‘Dolt’ may have been of Dutch origin originally;
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Part 1: William Squires Dolt (c1781 - 1866)
‘Dolt’ surname for many centuries has been strongly associated with
Hertfordshire, England. The earliest record found so far dates back to
Rickmansworth in the 15th century. The first ‘known’ Dolt
in this branch was born in Rickmansworth c1781. William Squires Dolt was
a journeyman paper maker who spent his life in Rickmansworth (a
journeyman had completed his apprenticeship but was not a master,
needing to be evaluated by a guild for this honour). Nothing is known of
his parentage but it is possible his mother (or an ancestor) had the
the Industrial Revolution and the increased demand for paper,
Rickmansworth was the paper-making centre of Hertfordshire with its five
mills. Some paper continued to be made by hand but most was produced
with mechanisation which brought costs down sharply – though it did
not necessarily cause mass unemployment. Paper at that time was actually
made by pulping rags and it was not until the second half of the 19th
century, when rags were not so readily available and improvements had
been made in chemical techniques, that paper was made from wood pulp.
lived in Solesbridge Lane so it is most likely he worked at the
Solesbridge Mill. He was married to Elizabeth
(surname unknown) who originally came from Marsham, north of Norwich.
Elizabeth was born c1791 and it is known she was a laundress in her 60s.
This was not untypical of older women, especially widows. At the time
William was working but they had two lodgers so it is obvious they
needed money. A laundress differed from a ‘washerwoman’ as she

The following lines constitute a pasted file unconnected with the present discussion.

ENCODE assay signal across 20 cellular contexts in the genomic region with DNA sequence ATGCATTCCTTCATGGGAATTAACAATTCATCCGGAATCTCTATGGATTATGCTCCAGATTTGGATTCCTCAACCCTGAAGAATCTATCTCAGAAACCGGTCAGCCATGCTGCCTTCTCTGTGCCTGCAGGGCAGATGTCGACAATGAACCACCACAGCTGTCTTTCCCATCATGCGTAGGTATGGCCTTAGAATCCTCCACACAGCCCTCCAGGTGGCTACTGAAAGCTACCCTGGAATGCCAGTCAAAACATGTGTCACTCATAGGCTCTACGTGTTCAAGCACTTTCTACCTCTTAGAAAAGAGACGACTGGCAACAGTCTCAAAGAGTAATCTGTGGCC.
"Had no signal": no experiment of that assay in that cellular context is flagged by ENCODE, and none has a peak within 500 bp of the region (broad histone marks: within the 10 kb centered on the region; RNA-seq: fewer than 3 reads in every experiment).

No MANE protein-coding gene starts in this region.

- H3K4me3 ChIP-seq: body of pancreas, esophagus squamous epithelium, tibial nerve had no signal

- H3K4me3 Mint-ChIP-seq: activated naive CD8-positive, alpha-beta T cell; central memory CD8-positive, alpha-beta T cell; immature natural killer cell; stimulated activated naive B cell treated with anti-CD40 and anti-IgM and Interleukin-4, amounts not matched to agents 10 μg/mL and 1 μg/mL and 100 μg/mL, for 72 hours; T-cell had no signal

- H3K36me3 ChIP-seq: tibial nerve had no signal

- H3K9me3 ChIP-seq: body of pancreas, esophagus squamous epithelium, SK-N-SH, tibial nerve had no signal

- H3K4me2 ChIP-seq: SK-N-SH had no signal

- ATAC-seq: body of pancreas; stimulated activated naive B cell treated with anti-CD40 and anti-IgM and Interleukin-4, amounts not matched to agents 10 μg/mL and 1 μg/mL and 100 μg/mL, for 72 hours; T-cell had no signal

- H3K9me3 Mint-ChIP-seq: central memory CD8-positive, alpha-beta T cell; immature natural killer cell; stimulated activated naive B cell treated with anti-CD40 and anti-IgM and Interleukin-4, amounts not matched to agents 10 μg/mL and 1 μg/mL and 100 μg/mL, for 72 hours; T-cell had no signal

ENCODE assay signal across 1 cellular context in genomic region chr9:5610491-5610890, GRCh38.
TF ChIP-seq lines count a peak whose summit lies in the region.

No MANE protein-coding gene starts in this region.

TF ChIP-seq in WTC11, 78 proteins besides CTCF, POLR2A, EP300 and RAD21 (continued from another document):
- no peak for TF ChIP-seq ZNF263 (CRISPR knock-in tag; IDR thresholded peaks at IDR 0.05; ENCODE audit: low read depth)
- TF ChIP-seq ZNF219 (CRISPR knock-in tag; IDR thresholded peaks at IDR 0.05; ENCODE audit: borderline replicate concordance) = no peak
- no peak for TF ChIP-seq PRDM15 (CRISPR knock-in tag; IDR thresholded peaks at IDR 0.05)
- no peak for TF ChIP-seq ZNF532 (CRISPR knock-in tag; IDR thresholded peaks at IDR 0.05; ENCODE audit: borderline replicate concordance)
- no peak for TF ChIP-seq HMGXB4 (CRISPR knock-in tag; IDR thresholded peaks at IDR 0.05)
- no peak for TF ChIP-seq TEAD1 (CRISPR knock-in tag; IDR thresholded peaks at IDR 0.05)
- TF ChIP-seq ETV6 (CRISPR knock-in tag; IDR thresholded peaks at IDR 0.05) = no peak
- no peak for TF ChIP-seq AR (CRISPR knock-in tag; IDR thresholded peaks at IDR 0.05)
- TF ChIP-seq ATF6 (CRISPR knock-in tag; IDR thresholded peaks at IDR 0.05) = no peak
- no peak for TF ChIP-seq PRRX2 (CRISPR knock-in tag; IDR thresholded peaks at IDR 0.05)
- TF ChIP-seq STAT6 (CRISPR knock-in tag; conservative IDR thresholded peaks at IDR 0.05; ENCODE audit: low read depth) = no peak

handled not just sheets but clothing. Elizabeth would have turned their
house into a mini factory for part of each week as the process took
several days. Anybody who could afford to have someone else do their
washing would gladly do so to avoid the weekly cycle of lifting,
carrying, soaking, wringing, hanging and ironing!
and Elizabeth had six children: George, Ann, David, Levi, William and
another Levi. All their surviving children seemed to have received some
education and entered service or a similar situation, as did many of
their own children. During the 19th century about 10% of the
female population was in service and about 1% of men. For working-class
girls, it was a major employer and they would start looking for a place
even before they entered their teens. They might find a position in a
local house but then be encouraged to move further away, where they
could not share gossip about the family with locals. The wages might not
seem as much as could be earned in other occupations but they usually
received food, board and a uniform and work was secure – unless a
servant was dismissed for bad conduct (perhaps
for having a relationship with a fellow servant) or some other reason.
died c1865, aged 74, and William died 10 May 1866. He apparently lived
to 88 which was a remarkable age for someone in the ‘labouring